A 22-year-old black female reported to the office with a chief complaint of pain in her left eye for one week. She explained that it started hurting after she participated in an experiment involving the installation of electrodes to her left eye. Her systemic and ocular histories were unremarkable. She denied allergies of any kind.
This 22-year-old patient had been experiencing eye pain for about a week. In addition to her history, can this photo help you uncover the cause of her discomfort?
This 22-year-old patient had been experiencing eye pain for about a week. In addition to her history, can this photo help you uncover the cause of her discomfort? Click image to enlarge.

Diagnostic Data

Her best-corrected entering visual acuities were 20/20 OD and 20/20 OS at distance and near. Her external examination demonstrated observable injection OS with pain upon ocular movement OS. There was no evidence of afferent pupil defect. The pertinent biomicroscopic examination of the anterior segment, OS, is demonstrated in the photograph. There was no frank cell and flare OU. Goldmann applanation tonometry measured 15mm Hg OU. The dilated examination found no peripheral pathologies OU.


Additional studies included exposure testing for photophobia, the phenylephrine blanch test (to determine the depth of inflammation), palpation of the nodes (to rule out infective processes), inspection of the conjunctiva (to establish sectoral presentation), sodium fluorescein staining (to rule out foreign body tracking), eversion of the superior lids (to rule out foreign bodies).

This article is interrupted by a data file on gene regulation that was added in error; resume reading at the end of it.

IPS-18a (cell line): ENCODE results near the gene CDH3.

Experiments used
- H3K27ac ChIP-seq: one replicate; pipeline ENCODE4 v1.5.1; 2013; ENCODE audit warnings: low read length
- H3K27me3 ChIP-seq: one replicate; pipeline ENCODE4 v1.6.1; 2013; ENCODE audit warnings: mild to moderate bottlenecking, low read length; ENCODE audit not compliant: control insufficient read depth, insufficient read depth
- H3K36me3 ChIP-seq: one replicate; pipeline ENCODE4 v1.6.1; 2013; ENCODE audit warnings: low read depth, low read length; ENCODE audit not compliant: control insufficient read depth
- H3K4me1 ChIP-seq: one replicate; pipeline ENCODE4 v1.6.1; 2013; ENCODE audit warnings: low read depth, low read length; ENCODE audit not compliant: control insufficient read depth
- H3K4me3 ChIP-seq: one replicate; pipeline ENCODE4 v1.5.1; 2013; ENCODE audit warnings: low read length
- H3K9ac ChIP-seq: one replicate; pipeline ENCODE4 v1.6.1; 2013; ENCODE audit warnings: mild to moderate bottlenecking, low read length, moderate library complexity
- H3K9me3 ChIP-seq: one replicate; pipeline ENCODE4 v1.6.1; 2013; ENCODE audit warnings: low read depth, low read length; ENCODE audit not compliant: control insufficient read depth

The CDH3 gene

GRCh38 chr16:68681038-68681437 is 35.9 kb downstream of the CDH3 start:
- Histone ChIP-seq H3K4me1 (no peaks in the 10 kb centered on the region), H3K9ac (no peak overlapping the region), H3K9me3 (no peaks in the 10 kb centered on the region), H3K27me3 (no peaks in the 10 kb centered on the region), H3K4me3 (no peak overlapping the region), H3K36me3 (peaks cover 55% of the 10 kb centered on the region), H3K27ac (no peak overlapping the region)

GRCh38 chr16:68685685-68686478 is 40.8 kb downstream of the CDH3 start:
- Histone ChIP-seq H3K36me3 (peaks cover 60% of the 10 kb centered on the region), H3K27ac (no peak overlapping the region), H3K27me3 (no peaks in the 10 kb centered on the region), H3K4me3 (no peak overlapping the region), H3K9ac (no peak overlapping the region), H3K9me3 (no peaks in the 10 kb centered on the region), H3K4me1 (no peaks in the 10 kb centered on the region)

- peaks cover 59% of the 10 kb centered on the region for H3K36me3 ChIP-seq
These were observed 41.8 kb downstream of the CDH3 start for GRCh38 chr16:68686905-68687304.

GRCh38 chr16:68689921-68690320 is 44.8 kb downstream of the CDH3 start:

The diagnosis for this patient was Episcleritis, an inflammatory condition of the external eye involving the conjunctiva and its underlying connective tissue.1-11 The signature presentation demonstrates a sectorial injection involving both the episcleral tissues and overlying conjunctiva, usually concentrated in either the nasal or temporal quadrant without discharge.1-10 It is hard to document epidemiologic data as the inflammation is primarily a response to either a noxious/toxic exposure (solid, liquid, gas) or secondary to an underlying systemic disease.1-7 Idiopathic cases have been documented and seem to account for a full 33% of occurrences.12,13 Acute onset is typical, with patients often reporting that they woke up with a red eye.7 Superior injection has the potential to go unnoticed and may be completely masked by the upper eye lid in primary gaze. Most cases of episcleritis are unilateral, however, it may occur bilaterally in cases of exposure or cases precipitated by underlying systemic disease.7 Occasionally, a translucent white nodule is seen within the inflamed area (nodular episcleritis).7,11 Nodular episclersitis represents focal concentration of the inflammatory response.7,11 The nodule is often linked to underlying tissues and can be distinguished from cysts and phylectenular lesions by its characteristic lack of mobility with the conjunctiva.7,11 Patients may complain of mild pain or tenderness to the affected region, pain upon manipulation or a stabbing sensation upon moving the eyes (particularly saccadic movement). Visual acuity is unaffected.1-12 The cornea is also unaffected, although long-standing or recurrent episcleritis may lead to dellen formation.8 While it is rare that episcleritis provokes anterior iritis/uveitis, like all ocular inflammatory reactions, it is possible anterior chamber cells may be seen in more pronounced cases.1-12